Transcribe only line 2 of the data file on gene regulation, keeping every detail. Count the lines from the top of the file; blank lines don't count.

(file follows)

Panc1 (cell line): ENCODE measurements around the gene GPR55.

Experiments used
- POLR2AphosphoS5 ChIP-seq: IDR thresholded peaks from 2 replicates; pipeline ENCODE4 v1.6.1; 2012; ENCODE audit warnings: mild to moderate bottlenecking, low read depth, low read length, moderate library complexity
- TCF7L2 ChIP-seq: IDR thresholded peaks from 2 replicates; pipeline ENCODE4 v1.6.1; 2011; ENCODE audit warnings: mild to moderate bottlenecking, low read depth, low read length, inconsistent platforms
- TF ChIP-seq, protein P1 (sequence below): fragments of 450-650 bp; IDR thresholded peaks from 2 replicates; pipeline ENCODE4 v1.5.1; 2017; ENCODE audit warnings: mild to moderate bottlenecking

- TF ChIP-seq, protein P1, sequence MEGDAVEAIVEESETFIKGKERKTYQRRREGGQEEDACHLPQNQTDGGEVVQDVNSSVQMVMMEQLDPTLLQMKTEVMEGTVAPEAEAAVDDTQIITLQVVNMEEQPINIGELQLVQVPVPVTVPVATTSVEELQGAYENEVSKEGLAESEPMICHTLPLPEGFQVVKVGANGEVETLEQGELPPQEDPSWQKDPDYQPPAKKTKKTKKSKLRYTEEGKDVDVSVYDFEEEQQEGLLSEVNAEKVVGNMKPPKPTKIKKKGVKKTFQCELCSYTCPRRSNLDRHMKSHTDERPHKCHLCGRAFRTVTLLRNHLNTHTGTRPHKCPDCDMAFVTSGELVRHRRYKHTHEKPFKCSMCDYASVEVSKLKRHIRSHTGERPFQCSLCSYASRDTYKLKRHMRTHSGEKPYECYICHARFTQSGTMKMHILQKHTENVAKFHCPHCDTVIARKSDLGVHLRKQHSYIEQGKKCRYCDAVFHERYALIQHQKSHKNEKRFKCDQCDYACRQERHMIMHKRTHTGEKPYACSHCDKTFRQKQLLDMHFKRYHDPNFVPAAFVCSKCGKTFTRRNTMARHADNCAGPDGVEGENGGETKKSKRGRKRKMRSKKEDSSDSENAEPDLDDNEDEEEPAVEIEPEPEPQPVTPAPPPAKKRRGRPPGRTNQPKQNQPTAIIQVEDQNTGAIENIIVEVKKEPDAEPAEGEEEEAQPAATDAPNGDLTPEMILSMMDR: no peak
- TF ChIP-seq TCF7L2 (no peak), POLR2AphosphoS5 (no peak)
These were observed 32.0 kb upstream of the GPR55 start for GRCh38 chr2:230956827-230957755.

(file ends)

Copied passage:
Experiments used